CA: Bay Area Contracting Co. Where Worker Was Recently Killed Had Numerous Violations in the Past


San Francisco, CA ( - An Oakland-based construction company has fallen under scrutiny after a work-related accident that turned deadly recently at Muni’s West Portal Station in San Francisco. 53-year-old Patrick Ricketts, a signal technician, was killed when a temporary steel beam struck him during construction on the Twin Peaks Tunnel. 

According to reports, Shimmick Construction misled transit officials when they applied for the Twin Peaks Projects, by omitting that they have had numerous safety violations in the past with OSHA. Media outlet investigators found that in the last decade, the construction company had been cited for approximately 59 workplace violations. Some of those citations includes were for severe violations that were related to an accident in November 2016 where a worker was ejected from a forklift and then fatally crushed.

Work on the tunnel stopped after the accident, but was resumed on Monday.

And in 2011, Shimmick Construction made news headlines after being fined by the California Occupational Safety and Health Administration for more than $190,000 for alleged willful and serious violations. The company and their joint venture partner, Obayashi Corp., were cited 14 times, stemming from workers who were hit twice by a 2” diameter gas line that was exposed with a back hoe at a water treatment plant job site located in Yorba Linda (Orange County).

In March 2011, the first state work safety investigation of the primary accident was in progress, when, that following month, a second back hoe operator hit that same gas line, with the same foreman that was in charge during the first one.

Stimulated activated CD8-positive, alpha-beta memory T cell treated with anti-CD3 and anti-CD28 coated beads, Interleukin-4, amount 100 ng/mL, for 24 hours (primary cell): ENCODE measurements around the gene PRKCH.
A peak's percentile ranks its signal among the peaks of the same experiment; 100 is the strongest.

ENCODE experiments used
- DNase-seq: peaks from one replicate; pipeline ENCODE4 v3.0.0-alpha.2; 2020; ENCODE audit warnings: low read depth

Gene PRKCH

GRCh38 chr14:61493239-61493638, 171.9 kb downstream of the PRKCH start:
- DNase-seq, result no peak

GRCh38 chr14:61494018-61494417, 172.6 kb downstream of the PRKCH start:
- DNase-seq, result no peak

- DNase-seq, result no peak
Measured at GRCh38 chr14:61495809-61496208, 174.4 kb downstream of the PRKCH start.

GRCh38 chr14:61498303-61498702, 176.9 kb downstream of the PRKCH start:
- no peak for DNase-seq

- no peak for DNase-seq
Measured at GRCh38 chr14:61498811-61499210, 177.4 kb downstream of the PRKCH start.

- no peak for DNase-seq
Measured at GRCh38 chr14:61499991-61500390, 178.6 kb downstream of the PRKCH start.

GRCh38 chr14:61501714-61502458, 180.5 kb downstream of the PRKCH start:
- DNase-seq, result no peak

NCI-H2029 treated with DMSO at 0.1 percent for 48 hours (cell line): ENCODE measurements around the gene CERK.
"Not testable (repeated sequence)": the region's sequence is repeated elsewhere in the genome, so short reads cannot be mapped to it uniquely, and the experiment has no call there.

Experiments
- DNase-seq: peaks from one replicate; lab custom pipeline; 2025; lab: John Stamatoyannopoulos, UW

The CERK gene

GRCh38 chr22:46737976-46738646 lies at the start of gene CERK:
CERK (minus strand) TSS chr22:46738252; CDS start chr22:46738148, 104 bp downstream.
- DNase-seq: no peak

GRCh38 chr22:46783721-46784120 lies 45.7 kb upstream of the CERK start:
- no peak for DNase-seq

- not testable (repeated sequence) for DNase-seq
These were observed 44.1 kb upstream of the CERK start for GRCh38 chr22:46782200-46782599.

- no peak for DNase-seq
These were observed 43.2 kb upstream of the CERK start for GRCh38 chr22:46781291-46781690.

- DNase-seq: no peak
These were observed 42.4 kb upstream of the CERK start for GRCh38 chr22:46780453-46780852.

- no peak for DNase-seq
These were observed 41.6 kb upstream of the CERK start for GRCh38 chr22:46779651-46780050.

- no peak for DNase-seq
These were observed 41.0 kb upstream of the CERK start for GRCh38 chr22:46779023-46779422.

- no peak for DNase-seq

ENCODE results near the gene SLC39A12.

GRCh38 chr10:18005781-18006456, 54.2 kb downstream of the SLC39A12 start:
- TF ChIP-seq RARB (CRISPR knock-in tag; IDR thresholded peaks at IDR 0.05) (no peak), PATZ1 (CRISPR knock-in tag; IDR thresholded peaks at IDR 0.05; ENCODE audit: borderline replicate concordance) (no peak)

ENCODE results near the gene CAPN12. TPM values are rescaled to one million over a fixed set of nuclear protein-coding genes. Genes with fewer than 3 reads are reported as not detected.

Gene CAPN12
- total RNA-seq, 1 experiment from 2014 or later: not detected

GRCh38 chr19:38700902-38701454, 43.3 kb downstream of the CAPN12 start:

Shimmick Construction challenged the willful allegations, and in the end, the willful designation was removed.

Documents obtained by NBC Bay Area showed Shimmick responded that it had not been cited for any serious and willful safety violations by Cal/OSHA in the past 10 years.

Paul Rose, the spokesman for SFMTA said in a statement: “In order to pre-qualify companies to bid on projects such as the Twin Peaks Tunnel, the SFMTA uses an industry-wide standard that takes into account their workers' compensation claims as well as safety record.” 

John Gallagher, the spokesman for Shimmick, did not comment to media outlets on Cal/OSHA violations, but said, “The safety of our employees and the public is core to everything we do. We are all deeply saddened by this terrible tragedy, and we are working with all relevant agencies as they continue to investigate the matter." 

Frank Polizzi, DIR Public Information Officer for Cal/OSHA told in a phone interview that, “An inspection has been opened to determine the cause of the incident. By statute, Cal/OSHA has six months to issue citations for most violations of workplace safety regulations, and the inspections tend to take 3-6 months.”

The Twin Peaks Tunnel seems to be no stranger to dangerous situations. Even during its original construction more than 100 years ago, the tunnel was the site of numerous deaths. 

During construction in 1915, a cave-in at the western entrance of the tunnel trapped several men and killed one. Later that same year, fire broke out inside the tunnel. In 1917, four men were killed and several others were injured when a blasting charge did not go off and workers investigated the situation. And that same year a nearby house was nearly blown off of its foundation when a blasting charge went off.

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